Declassified images taken during the Cold War show that the thickness of Himalayan glaciers has been declining twice as fast since 2000.
A new study released on 19 June 2019 in Science Advances compares the thickness of 650 glaciers in the Central Himalaya over a 40-year period. The results relied on modern methods to digitize declassified film photographs taken by U.S. spy satellites between 1973 and 1976. The analysis revealed that even over large swaths of the Himalaya, which have a range of local climates and pollution levels, scientists found a detectable link between diminishing glacial ice and warming air temperature.
“We see the clearest picture yet of how Himalayan glaciers have responded to climate change,” first author and doctoral student at Columbia University Josh Maurer told Eos. “As temperatures continue to rise, ice loss will continue to accelerate.” He warned of drier days to come for those downstream as water stores melt away.
Tracking glacier melt in the Himalaya can be a tricky business. Unlike some glaciers that recede as they melt, like Exit Glacier in Alaska, Himalayan glaciers often keep their spatial extent but simply become thin. The glacier loses mass, dwindling in height, but the change is difficult to assess from top-down snapshots, like those available in the 20th century when air temperatures began to ramp up due to global warming.
Starting in the 1950s, however, the United States designed sophisticated cameras to spy on the former Soviet Union and allied European and Asian countries. The KH-9 Hexagon spy satellite, first launched in 1971, snapped images from hundreds of kilometers above at such fine resolution that U.S. officials could count the number of launchpads at Soviet missile sites. Images from Hexagon and other spy satellites were declassified in the 2000s, giving scientists a new trove of historical data.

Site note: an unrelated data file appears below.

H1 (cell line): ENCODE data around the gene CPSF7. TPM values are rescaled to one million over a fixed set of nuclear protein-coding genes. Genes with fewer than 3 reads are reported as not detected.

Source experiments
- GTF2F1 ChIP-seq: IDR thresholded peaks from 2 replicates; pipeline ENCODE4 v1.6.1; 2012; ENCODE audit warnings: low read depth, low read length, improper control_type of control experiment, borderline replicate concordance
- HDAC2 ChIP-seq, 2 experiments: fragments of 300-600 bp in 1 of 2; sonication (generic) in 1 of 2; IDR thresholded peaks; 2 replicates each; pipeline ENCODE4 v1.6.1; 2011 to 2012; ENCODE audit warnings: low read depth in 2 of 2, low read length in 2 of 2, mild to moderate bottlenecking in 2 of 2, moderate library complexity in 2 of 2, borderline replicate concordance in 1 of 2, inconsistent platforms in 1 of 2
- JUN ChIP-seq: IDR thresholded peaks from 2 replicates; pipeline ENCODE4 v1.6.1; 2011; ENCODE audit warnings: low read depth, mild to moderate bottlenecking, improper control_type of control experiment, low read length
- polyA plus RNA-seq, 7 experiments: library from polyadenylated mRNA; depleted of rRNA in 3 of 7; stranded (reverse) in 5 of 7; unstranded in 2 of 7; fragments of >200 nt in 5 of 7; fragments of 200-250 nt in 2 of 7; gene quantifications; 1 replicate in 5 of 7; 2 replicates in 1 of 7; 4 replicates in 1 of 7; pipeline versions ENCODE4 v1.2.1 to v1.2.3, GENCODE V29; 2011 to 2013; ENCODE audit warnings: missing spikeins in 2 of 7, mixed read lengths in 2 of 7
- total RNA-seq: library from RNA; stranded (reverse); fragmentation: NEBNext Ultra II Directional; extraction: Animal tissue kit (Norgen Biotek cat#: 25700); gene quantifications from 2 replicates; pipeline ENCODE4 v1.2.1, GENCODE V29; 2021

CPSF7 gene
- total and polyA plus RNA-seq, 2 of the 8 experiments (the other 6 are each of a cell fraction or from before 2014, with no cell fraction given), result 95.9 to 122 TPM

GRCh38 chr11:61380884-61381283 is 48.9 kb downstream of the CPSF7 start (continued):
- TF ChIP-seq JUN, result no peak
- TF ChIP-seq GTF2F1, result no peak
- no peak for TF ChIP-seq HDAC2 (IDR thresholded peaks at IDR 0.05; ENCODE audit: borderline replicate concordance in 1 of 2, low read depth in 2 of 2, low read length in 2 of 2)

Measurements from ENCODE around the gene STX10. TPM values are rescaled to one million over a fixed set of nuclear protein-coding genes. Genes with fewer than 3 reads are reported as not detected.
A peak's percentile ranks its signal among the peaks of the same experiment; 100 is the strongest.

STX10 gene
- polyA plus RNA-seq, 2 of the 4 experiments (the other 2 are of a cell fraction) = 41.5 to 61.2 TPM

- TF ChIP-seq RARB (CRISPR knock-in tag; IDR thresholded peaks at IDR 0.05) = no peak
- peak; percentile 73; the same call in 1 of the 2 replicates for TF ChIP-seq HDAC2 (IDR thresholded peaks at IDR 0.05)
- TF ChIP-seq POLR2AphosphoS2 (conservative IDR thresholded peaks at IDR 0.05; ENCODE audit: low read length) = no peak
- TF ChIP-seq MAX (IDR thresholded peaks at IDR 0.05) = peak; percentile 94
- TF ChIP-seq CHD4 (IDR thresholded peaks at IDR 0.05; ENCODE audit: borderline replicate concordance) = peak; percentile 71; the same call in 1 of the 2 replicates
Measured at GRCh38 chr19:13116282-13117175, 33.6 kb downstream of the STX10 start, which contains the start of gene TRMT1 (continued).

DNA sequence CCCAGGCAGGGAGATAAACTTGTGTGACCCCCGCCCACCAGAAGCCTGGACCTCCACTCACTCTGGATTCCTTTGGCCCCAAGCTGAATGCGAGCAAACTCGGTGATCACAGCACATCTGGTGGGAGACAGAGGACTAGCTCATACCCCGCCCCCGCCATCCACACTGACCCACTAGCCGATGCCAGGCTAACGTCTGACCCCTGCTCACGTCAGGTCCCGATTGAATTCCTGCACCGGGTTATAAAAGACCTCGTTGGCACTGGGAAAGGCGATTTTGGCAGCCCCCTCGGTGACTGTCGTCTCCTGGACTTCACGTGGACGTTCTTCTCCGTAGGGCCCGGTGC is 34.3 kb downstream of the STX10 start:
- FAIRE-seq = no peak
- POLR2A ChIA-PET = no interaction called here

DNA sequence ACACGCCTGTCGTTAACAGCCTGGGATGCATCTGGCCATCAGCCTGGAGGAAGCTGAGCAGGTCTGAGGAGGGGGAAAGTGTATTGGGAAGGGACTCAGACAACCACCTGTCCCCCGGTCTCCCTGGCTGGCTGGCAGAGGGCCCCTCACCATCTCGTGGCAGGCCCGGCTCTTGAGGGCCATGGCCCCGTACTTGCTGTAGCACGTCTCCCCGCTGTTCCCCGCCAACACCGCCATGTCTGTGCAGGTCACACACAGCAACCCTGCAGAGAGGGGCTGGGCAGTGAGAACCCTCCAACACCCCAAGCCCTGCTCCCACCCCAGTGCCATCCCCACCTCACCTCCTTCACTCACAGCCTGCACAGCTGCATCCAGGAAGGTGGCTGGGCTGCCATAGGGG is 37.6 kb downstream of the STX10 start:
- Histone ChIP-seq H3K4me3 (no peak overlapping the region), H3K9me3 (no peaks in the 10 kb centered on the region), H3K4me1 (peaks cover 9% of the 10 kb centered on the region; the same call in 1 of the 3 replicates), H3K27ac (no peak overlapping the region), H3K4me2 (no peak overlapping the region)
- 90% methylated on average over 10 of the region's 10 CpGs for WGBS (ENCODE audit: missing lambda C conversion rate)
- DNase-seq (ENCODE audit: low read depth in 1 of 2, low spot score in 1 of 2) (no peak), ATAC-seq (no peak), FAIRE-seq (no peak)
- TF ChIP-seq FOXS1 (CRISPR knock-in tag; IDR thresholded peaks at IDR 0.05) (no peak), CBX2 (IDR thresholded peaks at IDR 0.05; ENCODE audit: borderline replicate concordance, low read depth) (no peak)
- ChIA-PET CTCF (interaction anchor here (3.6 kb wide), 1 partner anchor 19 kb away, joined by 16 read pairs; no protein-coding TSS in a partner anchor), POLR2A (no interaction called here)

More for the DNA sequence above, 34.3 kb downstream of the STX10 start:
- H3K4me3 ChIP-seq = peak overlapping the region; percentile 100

The declassified Hexagon images present researchers with a new angle that traditional satellite images couldn’t: The spy satellite took photos overlapping by more than 50%, so that U.S. intelligence officials back in Washington could create three-dimensional images. Having the overlapping images allowed Maurer to extract not only the extent of the glaciers but also their volume over time.
“That third dimension is really important,” Maurer explained. He created a digital elevation model for the Himalayan region using the old black-and-white film and compared it with three-dimensional images taken today.
A Landscape Melting Away
The latest study shows the quickening pace of the Himalayan glacial melt. According to the research, the glaciers shrank by an average of a quarter of a meter between 1975 and 2000. Since 2000, however, the glaciers lost twice that amount over the same length of time.
All told, Himalayan glaciers now lose billions of tons of ice per year, Maurer said, enough to fill 3.2 million Olympic-sized swimming pools annually. The glaciers now have just under three quarters of their 1975 ice mass.
The effect wasn’t isolated to just one part of the Central Himalaya. “We see a rather homogenous pattern of ice loss across a large and climatically complex region,” Maurer explained.
Using measurements from weather stations in the area, the study points to global warming as the underlying cause. “The correlation we observed between rising air temperatures and acceleration of glacier melts over the past 4 decades really highlights how vulnerable these glaciers are to climate change,” Maurer noted.
The 650 glaciers considered in the study contain only about half the glacial mass in the Central Himalaya. But Maurer said that the study is representative of the region, because their analysis included the largest glaciers, which have the most to lose, and spans a wide area.
Glaciologist Etienne Berthier, from the French National Centre for Scientific Research, called the paper’s doubling pace of ice loss “very convincing” but also said that scientists should wait until further study to attribute ice melt to warming temperatures. “This work paves the way toward more thorough attribution studies,” he told Eos.
Maurer plans to apply this method to other parts of High Mountain Asia, such as the Hindu Kush mountain range at the Afghan and Pakistani border. He said that the Hexagon program didn’t cover just U.S. adversaries but has images worldwide.
“They were taking images wherever they could, all over the globe,” Maurer said. “There are lots of images that are just sitting there in an archive waiting to be used.”
—Jenessa Duncombe (@jrdscience), News Writing and Production Fellow